To Dream, to Collect

Follow

American artist Melissa McGill - creator of the brilliant, collaborative public art project “Red Regatta”, 2019, in the Venetian Lagoon - presents her first solo exhibition at Mazzoleni London titled “In Venice” (until 18 September 2021), a grand tribute - through photography, installation, sculptural sound works and a new series of watercolors studies - to the regatta of 52 traditional vela al terzo sailboats painted in as many shades of red. The book “Red Regatta”, edited by Marsilio (2021) and designed by Beatriz Cifuentes in close collaboration with the artist, enriches the understanding of the unique aquatic experience. McGill’s personal reflections, along with original texts by journalist Silvio Testa and the curator of the Red Regatta Chiara Spangaro, and the visual portraits of the 52 armatori (boat owners) who collaborated in the project's realization.

Related articles: Las Olas: Giorgio Celin at Eve Leibe Gallery - The Other Art Fair is Back - Valerio Nicolai

Since the early 1990s, Melissa McGill (b. 1969) has been deeply connected to Venice. While she was leaving there, McGill took her time to explore the local maritime culture, Venice’s humanity and the permeability - joyful and sometimes hostile - between land and see. The friendship that binds her with the city, the wind and the energy of the place connected to its fragile ecosystem, the placid atmosphere with the sound of tolling bells and seagulls flying over the lagoon, the majesty and gracefulness of the vela al terzo sailboats, are key elements that contributed to create all the artworks presented at Mazzoleni Gallery in London. And what these works leave in their glistening wake is a landscape in four dimensions, considering that they were all conceived in different phases of the Red Regatta’s project. In the photographic triptych Riflessi (2019) and in Venetian Lagoon Study (2020) - a watercolour on paper with an endless quantity of small touches of brush - the light is captured and returned in iridescent reflections that are full of charm and evocations. The vela al terzo’s vibrant colors - an excellent expedient, in the 18th and 19th Century, for the boats to be spotted - are condensed in the waves. The typical sailboats’ trapezoidal shape - whose maneuverability allows to penetrate even the lower channels and bridges - cuts, harmoniously, off the greenish blue water of San Marco’s basin, as we see in Red Regatta (Coppa del Presidente della Repubblica, Bacino San Marco, 2019). All of these elements are inside the show, legible, layered and transparent, exactly as McGill’s glass installation of red tinges on water.

 

Melissa McGill, Venetian Lagoon Study, 2020 Watercolour on paper, 57.1 x 76.2 cm 22 1/2 x 30 in, © Melissa McGill Courtesy Mazzoleni, London - Torino.

 

McGill’s chosen palette of reds for the Red Regatta - which has also been translated into hand-painted sailcloth Color Study (2019) - is a reflection on Venice historical traditions in the present days and the precarious balance between the city and the sea. Each red, each boat and each armatore has a strong individuality. Venetian reds have a very deep reference for McGill, both physically and emotionally. “The reds reference forces of life and passion, alarm and urgency, and Venice itself – from its bricks and terracotta rooftops, to its flag and history of trade in red pigment, to paintings of Titian, Tintoretto and other Venetian masters”, as Mazzoleni Art reports.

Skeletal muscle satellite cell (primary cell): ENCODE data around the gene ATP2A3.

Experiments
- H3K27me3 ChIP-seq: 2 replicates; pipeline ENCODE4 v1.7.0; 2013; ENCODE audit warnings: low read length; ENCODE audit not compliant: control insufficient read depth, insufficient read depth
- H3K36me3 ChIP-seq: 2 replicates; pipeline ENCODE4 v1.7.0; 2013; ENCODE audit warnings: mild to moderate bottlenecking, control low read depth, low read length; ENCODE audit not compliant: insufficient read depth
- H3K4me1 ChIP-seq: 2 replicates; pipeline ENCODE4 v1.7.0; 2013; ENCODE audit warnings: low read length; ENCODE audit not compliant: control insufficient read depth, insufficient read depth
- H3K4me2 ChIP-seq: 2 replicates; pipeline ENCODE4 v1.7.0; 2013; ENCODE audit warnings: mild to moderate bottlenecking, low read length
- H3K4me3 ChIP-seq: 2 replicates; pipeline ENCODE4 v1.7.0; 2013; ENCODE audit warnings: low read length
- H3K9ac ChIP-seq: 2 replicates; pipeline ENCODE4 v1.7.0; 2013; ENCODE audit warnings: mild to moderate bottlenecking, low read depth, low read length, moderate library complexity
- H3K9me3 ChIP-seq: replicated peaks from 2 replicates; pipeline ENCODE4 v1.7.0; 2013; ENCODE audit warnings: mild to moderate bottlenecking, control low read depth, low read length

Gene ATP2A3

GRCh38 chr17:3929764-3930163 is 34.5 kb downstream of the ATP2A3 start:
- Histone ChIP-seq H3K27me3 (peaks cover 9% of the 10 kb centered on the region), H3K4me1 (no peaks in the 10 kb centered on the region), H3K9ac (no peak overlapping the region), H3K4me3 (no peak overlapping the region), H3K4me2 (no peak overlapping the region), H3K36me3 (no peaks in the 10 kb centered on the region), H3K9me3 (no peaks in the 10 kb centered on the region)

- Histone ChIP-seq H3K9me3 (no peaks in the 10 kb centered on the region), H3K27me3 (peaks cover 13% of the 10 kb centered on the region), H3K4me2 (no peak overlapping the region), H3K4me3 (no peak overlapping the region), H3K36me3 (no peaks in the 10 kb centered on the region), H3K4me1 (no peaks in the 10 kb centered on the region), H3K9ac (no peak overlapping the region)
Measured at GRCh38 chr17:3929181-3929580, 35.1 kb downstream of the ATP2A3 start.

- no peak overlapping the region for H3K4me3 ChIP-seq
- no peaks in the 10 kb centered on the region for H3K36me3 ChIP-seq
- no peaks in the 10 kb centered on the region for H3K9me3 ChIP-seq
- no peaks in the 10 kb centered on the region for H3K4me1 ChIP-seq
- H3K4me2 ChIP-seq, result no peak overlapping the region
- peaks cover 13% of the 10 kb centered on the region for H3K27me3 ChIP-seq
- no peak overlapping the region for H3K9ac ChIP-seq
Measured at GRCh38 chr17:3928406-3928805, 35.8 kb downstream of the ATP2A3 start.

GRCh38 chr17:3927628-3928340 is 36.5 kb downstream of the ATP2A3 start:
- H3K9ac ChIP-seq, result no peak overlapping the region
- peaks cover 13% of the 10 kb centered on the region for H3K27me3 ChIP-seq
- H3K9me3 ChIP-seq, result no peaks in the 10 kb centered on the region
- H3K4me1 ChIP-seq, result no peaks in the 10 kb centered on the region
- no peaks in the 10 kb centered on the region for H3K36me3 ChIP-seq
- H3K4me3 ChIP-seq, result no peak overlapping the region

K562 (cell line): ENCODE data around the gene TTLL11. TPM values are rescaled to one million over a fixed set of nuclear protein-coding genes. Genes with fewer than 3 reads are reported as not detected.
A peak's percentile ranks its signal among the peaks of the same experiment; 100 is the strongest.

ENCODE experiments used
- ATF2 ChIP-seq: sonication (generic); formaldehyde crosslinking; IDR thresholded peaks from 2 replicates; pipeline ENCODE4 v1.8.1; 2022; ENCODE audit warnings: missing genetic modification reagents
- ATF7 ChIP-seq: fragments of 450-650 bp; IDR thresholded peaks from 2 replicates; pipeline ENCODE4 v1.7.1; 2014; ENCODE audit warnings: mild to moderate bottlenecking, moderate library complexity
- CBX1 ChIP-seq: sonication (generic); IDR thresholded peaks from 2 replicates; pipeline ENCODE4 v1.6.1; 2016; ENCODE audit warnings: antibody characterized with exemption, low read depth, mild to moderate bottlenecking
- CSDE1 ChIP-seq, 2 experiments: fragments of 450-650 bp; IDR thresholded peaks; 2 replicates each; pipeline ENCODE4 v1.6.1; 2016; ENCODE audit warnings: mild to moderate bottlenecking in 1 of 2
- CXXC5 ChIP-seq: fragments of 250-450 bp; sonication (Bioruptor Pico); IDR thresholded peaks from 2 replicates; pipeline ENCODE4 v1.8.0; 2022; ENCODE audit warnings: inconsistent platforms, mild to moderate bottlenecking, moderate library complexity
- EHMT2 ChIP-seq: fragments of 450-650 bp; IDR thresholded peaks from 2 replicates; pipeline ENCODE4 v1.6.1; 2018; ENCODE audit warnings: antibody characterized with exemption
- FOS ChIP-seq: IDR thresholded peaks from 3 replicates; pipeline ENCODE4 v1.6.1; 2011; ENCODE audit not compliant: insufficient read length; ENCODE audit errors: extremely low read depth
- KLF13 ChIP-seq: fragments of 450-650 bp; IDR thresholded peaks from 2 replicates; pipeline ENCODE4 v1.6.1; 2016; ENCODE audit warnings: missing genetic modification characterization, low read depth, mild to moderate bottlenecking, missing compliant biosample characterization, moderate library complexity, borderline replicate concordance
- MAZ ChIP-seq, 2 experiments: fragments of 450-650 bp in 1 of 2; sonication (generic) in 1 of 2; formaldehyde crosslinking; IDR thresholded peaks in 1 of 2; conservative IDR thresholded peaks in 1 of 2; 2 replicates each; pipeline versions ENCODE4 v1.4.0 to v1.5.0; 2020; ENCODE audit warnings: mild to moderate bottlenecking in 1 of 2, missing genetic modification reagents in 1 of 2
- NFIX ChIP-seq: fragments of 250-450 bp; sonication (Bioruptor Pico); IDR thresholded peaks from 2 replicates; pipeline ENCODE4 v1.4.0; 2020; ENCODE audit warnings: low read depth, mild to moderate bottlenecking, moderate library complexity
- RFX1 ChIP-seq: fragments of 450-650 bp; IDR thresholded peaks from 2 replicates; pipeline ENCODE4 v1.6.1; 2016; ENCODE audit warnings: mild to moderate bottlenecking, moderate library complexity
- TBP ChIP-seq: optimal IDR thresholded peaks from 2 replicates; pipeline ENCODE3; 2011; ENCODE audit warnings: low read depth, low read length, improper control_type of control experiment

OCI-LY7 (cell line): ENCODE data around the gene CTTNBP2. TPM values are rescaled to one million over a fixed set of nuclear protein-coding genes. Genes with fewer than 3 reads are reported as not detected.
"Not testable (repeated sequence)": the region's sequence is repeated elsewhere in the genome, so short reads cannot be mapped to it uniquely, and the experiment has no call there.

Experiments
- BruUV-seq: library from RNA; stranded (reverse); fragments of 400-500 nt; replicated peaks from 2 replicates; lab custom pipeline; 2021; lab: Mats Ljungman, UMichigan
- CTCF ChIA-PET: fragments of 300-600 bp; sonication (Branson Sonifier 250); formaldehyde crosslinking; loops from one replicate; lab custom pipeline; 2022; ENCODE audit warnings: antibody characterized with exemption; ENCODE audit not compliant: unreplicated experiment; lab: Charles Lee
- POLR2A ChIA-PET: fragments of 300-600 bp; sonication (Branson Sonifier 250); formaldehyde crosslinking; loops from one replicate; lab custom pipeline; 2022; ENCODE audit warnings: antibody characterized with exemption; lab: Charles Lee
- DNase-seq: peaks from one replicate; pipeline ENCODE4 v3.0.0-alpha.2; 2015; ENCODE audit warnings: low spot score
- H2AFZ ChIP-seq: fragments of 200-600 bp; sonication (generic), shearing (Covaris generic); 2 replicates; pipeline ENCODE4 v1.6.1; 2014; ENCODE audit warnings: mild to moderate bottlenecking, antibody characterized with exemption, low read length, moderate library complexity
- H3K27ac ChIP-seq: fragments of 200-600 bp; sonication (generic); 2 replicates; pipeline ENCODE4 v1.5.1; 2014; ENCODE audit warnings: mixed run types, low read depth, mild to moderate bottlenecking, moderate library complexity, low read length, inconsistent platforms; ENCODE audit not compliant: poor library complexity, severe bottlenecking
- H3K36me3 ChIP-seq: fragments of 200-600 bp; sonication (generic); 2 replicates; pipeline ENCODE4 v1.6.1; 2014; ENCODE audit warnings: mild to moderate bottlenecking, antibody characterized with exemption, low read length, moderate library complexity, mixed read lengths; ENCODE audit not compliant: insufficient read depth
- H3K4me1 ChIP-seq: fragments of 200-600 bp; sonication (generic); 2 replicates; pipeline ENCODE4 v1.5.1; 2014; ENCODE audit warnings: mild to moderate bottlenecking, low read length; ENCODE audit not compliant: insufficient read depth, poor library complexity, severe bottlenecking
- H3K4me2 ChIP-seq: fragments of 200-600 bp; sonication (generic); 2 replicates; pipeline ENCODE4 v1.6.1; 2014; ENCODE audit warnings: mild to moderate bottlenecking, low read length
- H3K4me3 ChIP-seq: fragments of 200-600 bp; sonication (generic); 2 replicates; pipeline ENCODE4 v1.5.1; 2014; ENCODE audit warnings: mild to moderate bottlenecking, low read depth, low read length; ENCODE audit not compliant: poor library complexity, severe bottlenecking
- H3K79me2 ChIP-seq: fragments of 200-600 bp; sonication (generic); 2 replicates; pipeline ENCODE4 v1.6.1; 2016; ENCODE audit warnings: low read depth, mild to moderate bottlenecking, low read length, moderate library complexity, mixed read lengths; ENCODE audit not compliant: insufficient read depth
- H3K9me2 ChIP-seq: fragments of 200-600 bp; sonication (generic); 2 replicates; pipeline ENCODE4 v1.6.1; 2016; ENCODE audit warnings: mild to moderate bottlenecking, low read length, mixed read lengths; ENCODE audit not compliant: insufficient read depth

Melissa McGill, Red Regatta (Coppa del Presidente della Repubblica, Bacino San Marco), 2019 Archival pigment print with pigment 152.4 x 101.6 cm, 60 x 40 in, © Melissa McGill Courtesy Mazzoleni, London - Torino.

 

Melissa McGill, Color Study - Red Regatta, 2019, Signed and dated (on the reverse), Hand-painted sailcloth swatches mounted on gessoed wooden panel
101.6 x 127 x 5.08 cm, 40 x 50 x 2 in, © Melissa McGill Courtesy Mazzoleni, London - Torino.

 

McGill’s interdisciplinary practice is, therefore, tangible. The Red Regatta - which was born from the collaboration between many forces: art students, sailors, Venetians, Vela al terzo Association - navigated the environmental, social, cultural changes of the city of Venice, together with its dangerous climate change and water health. If, unfortunately, getting cruise ships out of the lagoon could take years, McGill’s glass work of art Acqua Alta reflects on the catastrophic flooding in Venice caused by rising sea levels and human blindness to the marine ecosystem.

Past, present and future, daily Venetian life - captured by the sculptural sound boxes Campo Box (Santa Maria Nova) and Campo Box (San Polo) - the local community entangled with the global hordes of tourists, the city and the islands, its branches. Melissa McGill’s “In Venice” is alive.

 

Melissa McGill, In Venice exhibition view, Mazzoleni London 2021. Courtesy Mazzoleni London - Torino.

 

Melissa McGill, Photo Peter Fleissig.

 

Melissa McGill, Campo Box (Santa Maria Nova), 2017, Painted Mahogany, speakers, amp, mp3 player and digital sound composition, 45.7 x 27.9 x 17.8 cm
18 x 11 x 7 in, Edition of 2 + 1 AP (#1/2), © Melissa McGill Courtesy Mazzoleni, London - Torino.

 

Click here to watch the video of Red Regatta.

 

Cover image: Melissa McGill, Riflessi (Red Regatta - 1 September 2019), 2019 Triptych of digital archival pigment prints, 137.2 x 91.4 cm (each), 54 x 36 in (each), Edition of 3 + 2 AP (#1/3), © Melissa McGill Courtesy Mazzoleni, London - Torino.

Written by Petra Chiodi

Stay Tuned on Kooness magazine for more exciting news from the art world.

Please rate this post

Thank you for your vote!

Newsletter

I read the Privacy Policy and I consent to the processing of my personal data